Ooh, I want everyone I know involved even remotely in undergraduate education to read this. It's vitally important to how academic life is structured far beyond undergraduate education as well -- at a time when monographs are becoming far more difficult for publishers to justify publishing, and when tenure committees are being forced to reconsider the value of electronic publication (i.e., assign some non-negligible value), and when libraries have slashed budgets for monograph acquisitions, and when journals have made a transition to electronic access that books are unlikely to equal any time soon, I think we're at the tail end of the academic monograph as a significant mode of publication. So where will the explication, exploration, and synthesis that scholars have put into monographs go? Will journals publish more serious review articles? How will journals adapt to their new role as purveyors of information to students rather than peers? Will there be a new class of journals that focus on reaching a less trained audience while still limiting themselves to a (relatively) narrow academic subject? I'm excited to see how it all shakes out. Less excited about the prospects for my backlist.


Michael wrote:

"How will journals adapt to their new role as purveyors of information to students rather than peers? Will there be a new class of journals that focus on reaching a less trained audience while still limiting themselves to a (relatively) narrow academic subject?"

Answers: They won't, and No.

Why? Because there's no academic whuffie in publishing with an intended audience for undergraduates. In many disciplines, there's actually negative whuffie associated with it.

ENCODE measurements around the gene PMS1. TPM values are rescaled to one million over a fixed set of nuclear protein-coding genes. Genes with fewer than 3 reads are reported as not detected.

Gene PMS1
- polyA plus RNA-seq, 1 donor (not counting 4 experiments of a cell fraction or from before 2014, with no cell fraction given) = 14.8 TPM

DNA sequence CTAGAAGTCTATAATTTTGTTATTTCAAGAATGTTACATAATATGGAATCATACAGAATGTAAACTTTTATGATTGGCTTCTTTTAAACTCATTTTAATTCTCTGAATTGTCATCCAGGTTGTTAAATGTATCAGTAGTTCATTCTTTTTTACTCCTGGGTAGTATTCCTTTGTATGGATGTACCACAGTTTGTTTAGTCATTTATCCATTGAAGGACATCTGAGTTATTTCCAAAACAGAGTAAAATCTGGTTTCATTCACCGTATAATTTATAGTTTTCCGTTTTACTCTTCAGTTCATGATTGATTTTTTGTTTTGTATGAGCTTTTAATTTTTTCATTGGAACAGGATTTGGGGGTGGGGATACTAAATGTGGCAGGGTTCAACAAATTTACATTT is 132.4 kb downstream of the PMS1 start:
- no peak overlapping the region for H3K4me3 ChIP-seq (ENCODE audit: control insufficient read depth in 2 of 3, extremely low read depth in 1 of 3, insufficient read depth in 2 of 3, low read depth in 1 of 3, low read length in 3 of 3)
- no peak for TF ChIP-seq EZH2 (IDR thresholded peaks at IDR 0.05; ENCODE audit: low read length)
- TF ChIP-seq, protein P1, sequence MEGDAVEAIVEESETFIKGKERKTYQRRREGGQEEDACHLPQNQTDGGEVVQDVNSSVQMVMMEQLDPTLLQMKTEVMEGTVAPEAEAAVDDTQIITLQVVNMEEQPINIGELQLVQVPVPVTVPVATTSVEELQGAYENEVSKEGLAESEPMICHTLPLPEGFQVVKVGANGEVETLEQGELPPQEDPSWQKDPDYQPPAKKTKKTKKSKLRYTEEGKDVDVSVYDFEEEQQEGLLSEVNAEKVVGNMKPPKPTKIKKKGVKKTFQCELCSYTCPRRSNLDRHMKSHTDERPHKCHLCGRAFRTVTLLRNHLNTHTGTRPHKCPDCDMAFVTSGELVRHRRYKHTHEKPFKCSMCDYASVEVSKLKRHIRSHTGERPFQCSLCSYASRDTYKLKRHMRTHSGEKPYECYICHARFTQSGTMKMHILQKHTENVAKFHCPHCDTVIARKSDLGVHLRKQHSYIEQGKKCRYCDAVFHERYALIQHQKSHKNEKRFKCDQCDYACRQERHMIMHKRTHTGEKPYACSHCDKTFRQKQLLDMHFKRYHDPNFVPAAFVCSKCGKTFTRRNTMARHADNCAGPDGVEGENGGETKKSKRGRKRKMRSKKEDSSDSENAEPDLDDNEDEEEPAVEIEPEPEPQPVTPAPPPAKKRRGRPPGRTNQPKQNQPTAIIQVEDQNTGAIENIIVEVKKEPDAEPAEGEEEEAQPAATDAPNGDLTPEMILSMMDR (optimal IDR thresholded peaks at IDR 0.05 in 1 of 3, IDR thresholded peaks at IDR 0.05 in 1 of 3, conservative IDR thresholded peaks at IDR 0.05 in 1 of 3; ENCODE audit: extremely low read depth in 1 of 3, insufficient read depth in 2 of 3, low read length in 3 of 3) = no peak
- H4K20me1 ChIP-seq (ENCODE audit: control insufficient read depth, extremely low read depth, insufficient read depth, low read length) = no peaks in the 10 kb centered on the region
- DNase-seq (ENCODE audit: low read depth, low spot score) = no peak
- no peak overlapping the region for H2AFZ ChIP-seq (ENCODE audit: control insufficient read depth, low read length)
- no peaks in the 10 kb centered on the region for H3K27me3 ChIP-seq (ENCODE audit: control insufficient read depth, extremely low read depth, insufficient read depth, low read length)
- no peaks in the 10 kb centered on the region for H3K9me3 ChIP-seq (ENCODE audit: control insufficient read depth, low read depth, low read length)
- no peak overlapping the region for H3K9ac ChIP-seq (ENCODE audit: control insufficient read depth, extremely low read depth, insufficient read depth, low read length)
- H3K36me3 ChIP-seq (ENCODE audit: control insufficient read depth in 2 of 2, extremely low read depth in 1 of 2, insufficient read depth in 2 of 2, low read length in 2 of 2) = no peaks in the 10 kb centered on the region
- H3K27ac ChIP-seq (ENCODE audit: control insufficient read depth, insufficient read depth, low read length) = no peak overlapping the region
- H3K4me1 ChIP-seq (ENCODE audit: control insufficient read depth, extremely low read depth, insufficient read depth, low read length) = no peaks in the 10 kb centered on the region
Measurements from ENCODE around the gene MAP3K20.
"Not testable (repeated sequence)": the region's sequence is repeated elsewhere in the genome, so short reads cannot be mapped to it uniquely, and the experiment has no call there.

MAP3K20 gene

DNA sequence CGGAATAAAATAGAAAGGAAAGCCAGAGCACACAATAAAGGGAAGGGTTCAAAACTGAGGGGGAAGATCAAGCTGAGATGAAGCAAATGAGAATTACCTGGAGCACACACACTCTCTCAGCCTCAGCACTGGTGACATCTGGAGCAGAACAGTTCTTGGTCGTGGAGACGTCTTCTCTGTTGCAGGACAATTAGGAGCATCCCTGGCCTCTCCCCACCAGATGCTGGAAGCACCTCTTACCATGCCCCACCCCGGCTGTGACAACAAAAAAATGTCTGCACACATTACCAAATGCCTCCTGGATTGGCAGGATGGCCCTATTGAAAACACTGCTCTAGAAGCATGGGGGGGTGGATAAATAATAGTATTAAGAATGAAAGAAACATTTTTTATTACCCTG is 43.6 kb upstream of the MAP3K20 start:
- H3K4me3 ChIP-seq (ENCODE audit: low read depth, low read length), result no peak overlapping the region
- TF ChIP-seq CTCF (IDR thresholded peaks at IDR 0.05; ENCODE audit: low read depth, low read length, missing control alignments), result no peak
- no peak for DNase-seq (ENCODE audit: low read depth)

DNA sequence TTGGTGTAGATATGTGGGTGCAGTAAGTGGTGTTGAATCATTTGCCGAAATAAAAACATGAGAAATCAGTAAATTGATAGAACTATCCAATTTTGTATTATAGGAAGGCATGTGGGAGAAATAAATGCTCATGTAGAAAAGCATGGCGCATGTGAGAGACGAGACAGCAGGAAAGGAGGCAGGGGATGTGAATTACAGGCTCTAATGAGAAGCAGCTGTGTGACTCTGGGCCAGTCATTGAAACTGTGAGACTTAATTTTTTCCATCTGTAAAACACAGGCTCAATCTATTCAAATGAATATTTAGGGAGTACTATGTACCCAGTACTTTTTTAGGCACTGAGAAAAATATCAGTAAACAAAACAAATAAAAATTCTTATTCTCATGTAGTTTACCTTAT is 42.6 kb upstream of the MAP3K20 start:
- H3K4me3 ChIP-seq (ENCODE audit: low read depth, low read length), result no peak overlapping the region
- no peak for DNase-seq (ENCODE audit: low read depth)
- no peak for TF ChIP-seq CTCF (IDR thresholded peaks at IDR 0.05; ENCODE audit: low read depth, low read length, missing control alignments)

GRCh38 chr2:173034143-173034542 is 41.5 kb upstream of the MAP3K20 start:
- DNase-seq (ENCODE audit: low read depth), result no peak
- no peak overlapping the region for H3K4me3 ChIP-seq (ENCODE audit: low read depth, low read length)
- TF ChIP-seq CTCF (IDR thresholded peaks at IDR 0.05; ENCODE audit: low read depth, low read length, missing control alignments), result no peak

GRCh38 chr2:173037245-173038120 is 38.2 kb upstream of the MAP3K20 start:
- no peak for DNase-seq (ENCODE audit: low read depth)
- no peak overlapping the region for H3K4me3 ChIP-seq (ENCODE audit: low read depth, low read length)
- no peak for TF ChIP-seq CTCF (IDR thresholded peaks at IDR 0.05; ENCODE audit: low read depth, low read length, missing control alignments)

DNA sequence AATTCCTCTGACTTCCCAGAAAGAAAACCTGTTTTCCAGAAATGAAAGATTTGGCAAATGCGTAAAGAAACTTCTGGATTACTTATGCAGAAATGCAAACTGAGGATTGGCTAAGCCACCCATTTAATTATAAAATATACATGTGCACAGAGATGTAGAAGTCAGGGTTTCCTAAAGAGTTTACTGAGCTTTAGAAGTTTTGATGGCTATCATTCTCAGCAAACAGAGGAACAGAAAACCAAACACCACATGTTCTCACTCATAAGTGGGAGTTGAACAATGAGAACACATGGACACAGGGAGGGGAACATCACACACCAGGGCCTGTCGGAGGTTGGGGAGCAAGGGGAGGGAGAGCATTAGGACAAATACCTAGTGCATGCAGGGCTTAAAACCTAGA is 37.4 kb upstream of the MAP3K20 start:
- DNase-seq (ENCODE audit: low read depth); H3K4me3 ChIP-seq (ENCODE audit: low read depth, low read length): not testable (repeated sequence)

Sure, there's currently no whuffie in writing for a student audience, and that certainly makes some authors less willing to write for that audience. But the journals are no longer under the control of the academic fields. They're under the control of the publishers (who care about what they can sell to libraries) and the libraries (who care about justifying their budget with circulation and access figures, which means they care about library users actually using the library). If a publisher creates EsotericaLite and bundles it with their other Esoterica journals (forcing it into libraries) and libraries discover that undergrads actually use EsotericaLite, then the value of EsotericaLite goes up to the libraries and the publishers. And there will be plenty of authors who are willing to write for EsotericaLite, because it's better than not getting published at all or because EsotericaLite actually pays like textbooks do or because they don't care about whuffie.

Researchers don't create new journals. Publishers do.